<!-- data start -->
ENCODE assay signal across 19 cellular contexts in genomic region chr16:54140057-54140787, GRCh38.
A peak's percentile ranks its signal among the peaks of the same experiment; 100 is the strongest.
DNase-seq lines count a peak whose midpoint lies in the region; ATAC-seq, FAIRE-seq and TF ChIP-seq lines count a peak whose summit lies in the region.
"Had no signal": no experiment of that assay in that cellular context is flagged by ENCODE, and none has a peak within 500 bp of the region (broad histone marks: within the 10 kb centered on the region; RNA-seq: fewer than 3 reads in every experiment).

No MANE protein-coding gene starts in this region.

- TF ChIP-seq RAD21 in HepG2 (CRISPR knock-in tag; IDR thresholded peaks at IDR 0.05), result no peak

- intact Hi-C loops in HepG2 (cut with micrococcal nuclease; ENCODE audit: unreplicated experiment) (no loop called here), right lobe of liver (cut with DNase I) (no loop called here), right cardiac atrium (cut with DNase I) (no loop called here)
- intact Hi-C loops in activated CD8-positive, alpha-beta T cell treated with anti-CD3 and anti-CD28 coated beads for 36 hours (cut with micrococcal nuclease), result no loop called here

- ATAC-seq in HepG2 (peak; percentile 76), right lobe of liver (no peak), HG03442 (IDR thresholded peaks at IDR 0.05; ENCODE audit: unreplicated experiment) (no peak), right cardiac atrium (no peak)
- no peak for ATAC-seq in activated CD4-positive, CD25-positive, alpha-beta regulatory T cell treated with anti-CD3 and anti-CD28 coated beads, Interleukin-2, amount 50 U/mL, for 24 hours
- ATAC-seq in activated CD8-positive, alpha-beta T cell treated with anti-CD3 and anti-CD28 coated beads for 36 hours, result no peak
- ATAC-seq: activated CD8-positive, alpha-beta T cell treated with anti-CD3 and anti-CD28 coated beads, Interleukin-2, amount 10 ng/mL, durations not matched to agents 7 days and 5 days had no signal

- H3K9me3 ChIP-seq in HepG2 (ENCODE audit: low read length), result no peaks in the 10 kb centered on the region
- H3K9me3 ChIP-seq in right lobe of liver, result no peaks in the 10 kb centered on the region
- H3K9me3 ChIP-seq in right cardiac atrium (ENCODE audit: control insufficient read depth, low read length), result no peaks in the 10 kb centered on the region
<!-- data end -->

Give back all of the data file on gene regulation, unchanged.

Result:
ENCODE assay signal across 19 cellular contexts in genomic region chr16:54140057-54140787, GRCh38.
A peak's percentile ranks its signal among the peaks of the same experiment; 100 is the strongest.
DNase-seq lines count a peak whose midpoint lies in the region; ATAC-seq, FAIRE-seq and TF ChIP-seq lines count a peak whose summit lies in the region.
"Had no signal": no experiment of that assay in that cellular context is flagged by ENCODE, and none has a peak within 500 bp of the region (broad histone marks: within the 10 kb centered on the region; RNA-seq: fewer than 3 reads in every experiment).

No MANE protein-coding gene starts in this region.

- TF ChIP-seq RAD21 in HepG2 (CRISPR knock-in tag; IDR thresholded peaks at IDR 0.05), result no peak

- intact Hi-C loops in HepG2 (cut with micrococcal nuclease; ENCODE audit: unreplicated experiment) (no loop called here), right lobe of liver (cut with DNase I) (no loop called here), right cardiac atrium (cut with DNase I) (no loop called here)
- intact Hi-C loops in activated CD8-positive, alpha-beta T cell treated with anti-CD3 and anti-CD28 coated beads for 36 hours (cut with micrococcal nuclease), result no loop called here

- ATAC-seq in HepG2 (peak; percentile 76), right lobe of liver (no peak), HG03442 (IDR thresholded peaks at IDR 0.05; ENCODE audit: unreplicated experiment) (no peak), right cardiac atrium (no peak)
- no peak for ATAC-seq in activated CD4-positive, CD25-positive, alpha-beta regulatory T cell treated with anti-CD3 and anti-CD28 coated beads, Interleukin-2, amount 50 U/mL, for 24 hours
- ATAC-seq in activated CD8-positive, alpha-beta T cell treated with anti-CD3 and anti-CD28 coated beads for 36 hours, result no peak
- ATAC-seq: activated CD8-positive, alpha-beta T cell treated with anti-CD3 and anti-CD28 coated beads, Interleukin-2, amount 10 ng/mL, durations not matched to agents 7 days and 5 days had no signal

- H3K9me3 ChIP-seq in HepG2 (ENCODE audit: low read length), result no peaks in the 10 kb centered on the region
- H3K9me3 ChIP-seq in right lobe of liver, result no peaks in the 10 kb centered on the region
- H3K9me3 ChIP-seq in right cardiac atrium (ENCODE audit: control insufficient read depth, low read length), result no peaks in the 10 kb centered on the region